In an era where tech companies are facing increasing backlash from society, showing a commitment to diversity is an opportunity to demonstrate they have the public good at heart
Why should we strive to maximise diversity in the tech sector?
There are countless reasons, whether you look at the positive impact diversity has on company reputation, growth or productivity. But above all else, creating conditions under which previously overlooked genders and personalities can flourish produces more brilliant technologists – technologists like Angela Maragopoulou.
The CIO of B2B/SVP Business Solutions at Deutsche Telekom and TechWeek Frankfurt speaker will be the first to admit that her path to senior leader at the German telecom giant would not have been possible were it not for a relatively privileged upbringing, one that saw her furnished with a PC and an education at an unconventional school. The school taught juniors in mechanics and informatics — skills which gave Angela the platform to launch a career as a successful computer engineer and data scientist, and later, award-winning IoT technologist and agile thought leader.
“I was very lucky to be one of a very small number of kids in the 80s who also owned a PC, let alone a girl whose family was ok with her spending three hours every night playing Riven. [My childhood] was very ahead of its time.”
At the unorthodox school in question, Angela was one of 18 kids and the only girl. Representation-wise, not a lot changed when she studied Physics at the University of Athens in the 90s. Out of 200 people in her class’s intake only four were women.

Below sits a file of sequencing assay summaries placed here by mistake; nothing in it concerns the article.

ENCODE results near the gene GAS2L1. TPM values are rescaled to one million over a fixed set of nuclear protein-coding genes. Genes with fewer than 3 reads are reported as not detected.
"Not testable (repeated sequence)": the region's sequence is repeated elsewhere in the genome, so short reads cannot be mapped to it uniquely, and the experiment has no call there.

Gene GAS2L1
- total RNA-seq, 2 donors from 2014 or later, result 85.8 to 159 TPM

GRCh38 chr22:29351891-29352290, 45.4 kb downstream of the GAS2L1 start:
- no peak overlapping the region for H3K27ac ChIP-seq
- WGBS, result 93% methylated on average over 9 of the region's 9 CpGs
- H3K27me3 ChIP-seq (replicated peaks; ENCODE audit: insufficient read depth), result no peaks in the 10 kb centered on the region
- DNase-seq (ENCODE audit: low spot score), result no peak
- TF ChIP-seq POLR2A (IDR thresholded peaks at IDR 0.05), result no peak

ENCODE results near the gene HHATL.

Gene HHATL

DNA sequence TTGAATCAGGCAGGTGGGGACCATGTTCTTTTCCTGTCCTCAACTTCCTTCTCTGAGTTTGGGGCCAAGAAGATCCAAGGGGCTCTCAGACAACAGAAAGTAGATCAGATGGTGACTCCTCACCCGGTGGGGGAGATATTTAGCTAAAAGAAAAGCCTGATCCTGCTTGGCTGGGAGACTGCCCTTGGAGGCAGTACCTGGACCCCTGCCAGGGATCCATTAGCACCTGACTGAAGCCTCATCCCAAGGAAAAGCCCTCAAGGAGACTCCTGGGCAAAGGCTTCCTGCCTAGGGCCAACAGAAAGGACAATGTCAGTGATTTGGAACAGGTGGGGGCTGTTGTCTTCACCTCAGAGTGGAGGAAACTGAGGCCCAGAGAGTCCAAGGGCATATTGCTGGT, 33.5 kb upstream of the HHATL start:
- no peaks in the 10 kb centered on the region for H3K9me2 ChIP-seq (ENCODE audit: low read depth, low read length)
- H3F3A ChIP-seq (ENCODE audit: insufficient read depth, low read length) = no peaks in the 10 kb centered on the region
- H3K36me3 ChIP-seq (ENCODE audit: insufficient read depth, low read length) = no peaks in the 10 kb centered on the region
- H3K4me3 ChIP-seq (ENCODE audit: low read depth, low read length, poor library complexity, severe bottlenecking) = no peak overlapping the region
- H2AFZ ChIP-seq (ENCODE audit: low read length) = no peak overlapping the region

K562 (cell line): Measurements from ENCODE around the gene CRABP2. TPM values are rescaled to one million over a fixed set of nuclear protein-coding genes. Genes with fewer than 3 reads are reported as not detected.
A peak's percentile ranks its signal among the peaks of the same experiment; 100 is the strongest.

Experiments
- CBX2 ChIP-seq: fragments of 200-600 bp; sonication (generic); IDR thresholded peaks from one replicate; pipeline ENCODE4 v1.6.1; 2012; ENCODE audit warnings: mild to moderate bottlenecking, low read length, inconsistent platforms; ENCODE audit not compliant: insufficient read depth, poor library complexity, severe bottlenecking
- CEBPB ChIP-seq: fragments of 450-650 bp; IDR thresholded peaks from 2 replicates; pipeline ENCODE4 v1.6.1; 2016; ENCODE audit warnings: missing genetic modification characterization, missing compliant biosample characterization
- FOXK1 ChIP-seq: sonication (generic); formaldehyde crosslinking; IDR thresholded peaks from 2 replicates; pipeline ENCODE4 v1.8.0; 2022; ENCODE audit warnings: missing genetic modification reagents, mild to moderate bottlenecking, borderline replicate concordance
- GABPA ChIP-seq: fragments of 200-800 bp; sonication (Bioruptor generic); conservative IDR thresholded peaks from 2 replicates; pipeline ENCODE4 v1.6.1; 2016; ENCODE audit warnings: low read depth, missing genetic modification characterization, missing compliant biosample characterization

That was almost two decades ago. It’s fair to say that thankfully, things have since moved in a positive direction, although improvement has slowed in recent years. According to the State of European Tech report, women account for just 22 percent of tech-related Meetup events in the region, and the increase in female representation increased by just 1 percent between 2016 and 2018.
It is important to appreciate that some countries are performing stronger than others. In her role leading teams for Vodafone around the world, Angela observed the influence of national socio-economic and cultural factors on gender equality in tech companies. Companies in developing countries with comparatively weaker financial situations than Europe and North America tend to perform better, she says.
“The need for money and a better life goes a little to address the balance. Working in technology is very lucrative and so a lot of women choose it. While in financially stable countries like Germany, families can afford to only have one parent working, increasing the preponderance of traditional forms where the woman stays at home with the kids.”
As someone who spends most of her time in Germany, Angela has spent a lot of time both advocating for the benefits of diversity in the local tech space and considering the practical steps that can be taken to tip the scales.